• Office of the Police & Crime Commissioner for Cambridge
  • Office of the Police & Crime Commissioner for Cambridge
  • Office of the Police & Crime Commissioner for Cambridge
  • Office of the Police & Crime Commissioner for Cambridge
  • Office of the Police & Crime Commissioner for Cambridge
  • Office of the Police & Crime Commissioner for Cambridge
  • Office of the Police & Crime Commissioner for Cambridge

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Meet the Police & Crime Commissioner for Cambridgeshire

The Cambridgeshire Police and Crime Commissioner is elected by you, the public.

Sir Graham Bright was declared as Cambridgeshire’s Police and Crime Commissioner on November 16, 2012.

Police and Crime Commissioners have responsibility for delivering an efficient and effective police service in their area. Commissioners set police and crime objectives, the police budget and issue crime and disorder reduction grants through the Police and Crime Plan. Commissioners also hold the police to account, making them answerable to the public.

A Commissioner’s role is to support and, when necessary, challenge the Chief Constable. They must also work with local agencies such as local authorities, health, the Probation Trust, fire and rescue service and the criminal justice system, to ensure there is a joined-up approach to preventing and reducing crime.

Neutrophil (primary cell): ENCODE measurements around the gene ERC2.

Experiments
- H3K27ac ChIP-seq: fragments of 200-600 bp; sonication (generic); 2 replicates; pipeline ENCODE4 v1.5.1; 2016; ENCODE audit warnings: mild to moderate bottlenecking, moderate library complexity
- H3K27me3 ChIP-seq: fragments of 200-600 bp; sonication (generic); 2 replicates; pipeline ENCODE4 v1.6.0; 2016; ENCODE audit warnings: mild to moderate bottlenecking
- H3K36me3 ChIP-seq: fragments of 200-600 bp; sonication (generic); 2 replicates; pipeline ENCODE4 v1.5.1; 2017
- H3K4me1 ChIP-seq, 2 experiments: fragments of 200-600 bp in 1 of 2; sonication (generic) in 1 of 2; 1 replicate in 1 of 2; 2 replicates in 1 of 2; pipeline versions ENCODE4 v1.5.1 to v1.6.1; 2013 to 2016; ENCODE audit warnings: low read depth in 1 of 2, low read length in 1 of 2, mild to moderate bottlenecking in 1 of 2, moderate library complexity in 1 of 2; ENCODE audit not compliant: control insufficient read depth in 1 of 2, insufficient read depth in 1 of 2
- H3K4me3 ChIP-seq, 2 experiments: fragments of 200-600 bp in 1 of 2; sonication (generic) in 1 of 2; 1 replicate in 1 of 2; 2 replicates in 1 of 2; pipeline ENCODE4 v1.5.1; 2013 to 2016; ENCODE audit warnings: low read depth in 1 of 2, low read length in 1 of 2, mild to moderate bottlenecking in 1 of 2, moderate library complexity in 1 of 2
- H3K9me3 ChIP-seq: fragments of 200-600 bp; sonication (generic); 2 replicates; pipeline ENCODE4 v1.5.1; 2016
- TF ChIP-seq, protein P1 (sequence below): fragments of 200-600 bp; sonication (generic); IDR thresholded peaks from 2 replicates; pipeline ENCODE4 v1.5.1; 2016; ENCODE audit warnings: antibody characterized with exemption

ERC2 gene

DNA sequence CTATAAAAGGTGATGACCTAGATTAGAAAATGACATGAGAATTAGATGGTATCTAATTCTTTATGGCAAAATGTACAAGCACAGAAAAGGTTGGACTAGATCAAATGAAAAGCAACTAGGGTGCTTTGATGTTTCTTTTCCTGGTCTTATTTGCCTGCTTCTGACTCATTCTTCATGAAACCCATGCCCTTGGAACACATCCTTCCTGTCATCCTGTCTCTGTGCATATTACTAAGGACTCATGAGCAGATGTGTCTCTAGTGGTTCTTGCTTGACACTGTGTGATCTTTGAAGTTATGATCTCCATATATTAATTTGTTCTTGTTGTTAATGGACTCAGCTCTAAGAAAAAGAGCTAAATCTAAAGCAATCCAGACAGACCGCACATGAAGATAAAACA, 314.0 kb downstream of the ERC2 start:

The Commissioner is ultimately held to account for performance by you, the public, every four years through the ballot box. However, a Police and Crime Panel, made up of representatives from each of the city, county and district councils along with two independent members, also considers in public how the Commissioner delivers their functions. The  Panel provides checks and balances in relation to the performance of the Commissioner. The Panel scrutinises the Commissioner’s exercise of their statutory functions. The Panel does not scrutinise the Chief Constable.

Latest: Volunteer Police Cadets become the pride of C...

EIGHT young Volunteer Police Cadets became the pride of Cambridgeshire today during a ceremony to mark the completion of their training at Meadowgate School in Wisbech. The young people, all aged between 13 and 16, took their service oath in front of a crowd of distinguished guests including gold medal winner Nick Heald, Chief Inspector Mike Hil... Read more